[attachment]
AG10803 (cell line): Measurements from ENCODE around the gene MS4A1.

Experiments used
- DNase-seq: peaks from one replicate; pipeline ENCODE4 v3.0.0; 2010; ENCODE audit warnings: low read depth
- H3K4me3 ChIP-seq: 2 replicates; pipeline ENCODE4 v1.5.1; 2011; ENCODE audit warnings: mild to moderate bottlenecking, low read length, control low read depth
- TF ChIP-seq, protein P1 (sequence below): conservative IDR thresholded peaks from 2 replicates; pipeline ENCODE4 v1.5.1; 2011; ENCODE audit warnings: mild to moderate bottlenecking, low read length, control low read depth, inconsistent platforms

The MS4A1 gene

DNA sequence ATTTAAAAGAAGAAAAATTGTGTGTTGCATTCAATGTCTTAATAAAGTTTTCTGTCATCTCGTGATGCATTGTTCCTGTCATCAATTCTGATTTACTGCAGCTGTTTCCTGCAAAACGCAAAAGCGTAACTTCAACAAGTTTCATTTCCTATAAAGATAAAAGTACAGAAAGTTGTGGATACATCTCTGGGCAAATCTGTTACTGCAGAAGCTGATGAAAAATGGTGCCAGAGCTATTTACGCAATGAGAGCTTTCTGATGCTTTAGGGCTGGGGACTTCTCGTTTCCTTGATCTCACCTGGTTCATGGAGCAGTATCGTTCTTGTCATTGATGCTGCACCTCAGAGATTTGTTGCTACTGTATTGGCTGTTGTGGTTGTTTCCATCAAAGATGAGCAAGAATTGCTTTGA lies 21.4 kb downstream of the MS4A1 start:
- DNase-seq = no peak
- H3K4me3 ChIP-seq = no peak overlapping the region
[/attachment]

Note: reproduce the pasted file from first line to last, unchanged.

AG10803 (cell line): Measurements from ENCODE around the gene MS4A1.

Experiments used
- DNase-seq: peaks from one replicate; pipeline ENCODE4 v3.0.0; 2010; ENCODE audit warnings: low read depth
- H3K4me3 ChIP-seq: 2 replicates; pipeline ENCODE4 v1.5.1; 2011; ENCODE audit warnings: mild to moderate bottlenecking, low read length, control low read depth
- TF ChIP-seq, protein P1 (sequence below): conservative IDR thresholded peaks from 2 replicates; pipeline ENCODE4 v1.5.1; 2011; ENCODE audit warnings: mild to moderate bottlenecking, low read length, control low read depth, inconsistent platforms

The MS4A1 gene

DNA sequence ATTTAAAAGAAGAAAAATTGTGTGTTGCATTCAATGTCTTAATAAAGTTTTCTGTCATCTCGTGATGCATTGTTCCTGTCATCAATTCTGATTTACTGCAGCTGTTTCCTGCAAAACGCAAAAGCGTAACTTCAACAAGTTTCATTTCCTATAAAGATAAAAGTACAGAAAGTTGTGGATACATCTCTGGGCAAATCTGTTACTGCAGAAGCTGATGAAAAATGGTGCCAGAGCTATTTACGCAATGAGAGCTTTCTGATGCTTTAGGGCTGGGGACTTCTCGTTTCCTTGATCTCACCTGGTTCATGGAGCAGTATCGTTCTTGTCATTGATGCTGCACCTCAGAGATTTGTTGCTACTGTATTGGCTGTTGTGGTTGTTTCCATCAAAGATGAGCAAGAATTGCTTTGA lies 21.4 kb downstream of the MS4A1 start:
- DNase-seq = no peak
- H3K4me3 ChIP-seq = no peak overlapping the region